Each of us can find our way, choosing trade-offs that contribute to lowering our overall environmental impact. When we become intimate with the stuff we use — where it comes from, how it was made and where, by whom before the product was shipped to the U.S., if it did not come from a domestic source — we begin to take seriously the impact of our buying, efficiently using, reusing, and only when no further resuse is possible, recycling the product and its packaging.

I’m older and feel obligated to leave the world better than I found it. My generation delivered the worst environmental performance in human history. There is much work to do. Yet, climate change requires a multi-generational solution that I can only help inform because I will not live to see the end of anthropogenic atmospheric warming. These realities shape my choice of where and how to live.

We’re moving to an existing house in the hills of southern Oregon, well off the beaten path in a region prone to wildfire and flooding. According to, our location faces high wildfire and flood risks. We chose a country home to understand how to bridge the urban-rural divide and achieve a comprehensively sustainable society. So, the risks from our perspective are tolerable.

I would not have built a house here, adding to the erosion of the human wilderness interface. Instead, the prospect of preserving the native ecosystem, becoming indigenous to the place, its flora and fauna, is appealing to me, as is growing more of our food. By contrast, choosing a low-lying community prone to flooding due to rising sea levels seems just as risky over the 30 years or so I expect to live.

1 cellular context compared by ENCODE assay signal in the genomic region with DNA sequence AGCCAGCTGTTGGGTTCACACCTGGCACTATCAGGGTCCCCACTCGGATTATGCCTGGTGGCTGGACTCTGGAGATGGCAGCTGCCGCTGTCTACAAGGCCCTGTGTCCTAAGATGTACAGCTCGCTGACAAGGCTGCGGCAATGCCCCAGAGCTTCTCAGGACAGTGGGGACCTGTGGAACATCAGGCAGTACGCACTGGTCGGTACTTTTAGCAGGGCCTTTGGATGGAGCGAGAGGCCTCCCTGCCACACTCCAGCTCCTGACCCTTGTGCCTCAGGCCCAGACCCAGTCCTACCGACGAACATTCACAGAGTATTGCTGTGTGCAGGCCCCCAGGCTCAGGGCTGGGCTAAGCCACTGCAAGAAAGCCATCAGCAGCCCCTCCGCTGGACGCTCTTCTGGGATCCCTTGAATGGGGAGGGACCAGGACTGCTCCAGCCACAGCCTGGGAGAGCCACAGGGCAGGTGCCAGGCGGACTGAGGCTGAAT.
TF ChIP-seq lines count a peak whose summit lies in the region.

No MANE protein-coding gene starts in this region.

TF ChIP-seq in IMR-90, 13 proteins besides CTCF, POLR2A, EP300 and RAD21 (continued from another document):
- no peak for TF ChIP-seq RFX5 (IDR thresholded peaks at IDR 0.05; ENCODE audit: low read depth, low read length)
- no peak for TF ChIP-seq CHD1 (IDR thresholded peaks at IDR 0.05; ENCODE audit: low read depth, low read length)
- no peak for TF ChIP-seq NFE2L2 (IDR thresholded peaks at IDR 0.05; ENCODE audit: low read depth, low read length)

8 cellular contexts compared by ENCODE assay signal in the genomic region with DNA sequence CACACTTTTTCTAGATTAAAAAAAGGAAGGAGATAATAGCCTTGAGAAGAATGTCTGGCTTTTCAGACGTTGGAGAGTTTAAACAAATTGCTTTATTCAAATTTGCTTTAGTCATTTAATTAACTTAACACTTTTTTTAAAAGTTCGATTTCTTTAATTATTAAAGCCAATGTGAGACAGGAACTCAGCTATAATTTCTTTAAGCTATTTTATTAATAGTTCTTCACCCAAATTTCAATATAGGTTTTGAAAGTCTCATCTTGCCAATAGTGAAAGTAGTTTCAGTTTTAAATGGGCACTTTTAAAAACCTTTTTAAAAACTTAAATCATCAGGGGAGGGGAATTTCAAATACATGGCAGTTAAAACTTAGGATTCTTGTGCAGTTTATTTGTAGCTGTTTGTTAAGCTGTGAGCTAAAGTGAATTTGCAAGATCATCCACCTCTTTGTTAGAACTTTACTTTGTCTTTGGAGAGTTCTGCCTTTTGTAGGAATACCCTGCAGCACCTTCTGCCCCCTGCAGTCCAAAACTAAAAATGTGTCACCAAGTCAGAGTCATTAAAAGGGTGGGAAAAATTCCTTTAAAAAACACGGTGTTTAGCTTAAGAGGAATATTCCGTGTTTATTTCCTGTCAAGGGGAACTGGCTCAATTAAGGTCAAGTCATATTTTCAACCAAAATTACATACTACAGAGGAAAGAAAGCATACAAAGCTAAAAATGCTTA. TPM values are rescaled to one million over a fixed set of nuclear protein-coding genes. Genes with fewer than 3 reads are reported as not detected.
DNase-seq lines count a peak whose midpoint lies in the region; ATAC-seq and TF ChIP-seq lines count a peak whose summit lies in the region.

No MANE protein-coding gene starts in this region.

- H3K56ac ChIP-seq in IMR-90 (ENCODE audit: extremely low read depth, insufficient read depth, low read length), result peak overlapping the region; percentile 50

You will make your own choices. I hope that by sharing mine, we can make progress together.

Make Your Life 50% Better

Sustainability is not a sacrifice, it is a contribution to your wellbeing, neighbors and nature. Buying less but better made, repairable products is a step up. Giving up fast fashion in favor of well-made, timely clothing will help you look stylish all the time, not just until the next inventory turn at Shein.

Your sustainable life might revolve around different poles, such as traveling and working remotely while accumulating less stuff. Or you might create a zero-waste household and enjoy local, walkable interactions with nature close to home instead of traveling. Different trade-offs are involved in these lifestyles, and many ways of living can be sustainable.

The ideas we’ll share in 2023 and continuing improvements to the Earth911 platform will help our community find more reuse, repair, and other services necessary to living a circular, low-impact life. More ideas do make less waste; now it’s time to reduce our impact by 50 percent. 

And A Favor To Ask

Please consider adding your financial support to help Earth911 grow the most comprehensive reuse and recycling information source. Your backing will help support our local listing research team’s daily work. Thank you for joining us for another year of progress toward living in harmony and restoring nature.

By Mitch Ratcliffe

Mitch is the publisher at and Director of Digital Strategy and Innovation at Intentional Futures, an insight-to-impact consultancy in Seattle. A veteran tech journalist, Mitch is passionate about helping people understand sustainability and the impact of their decisions on the planet.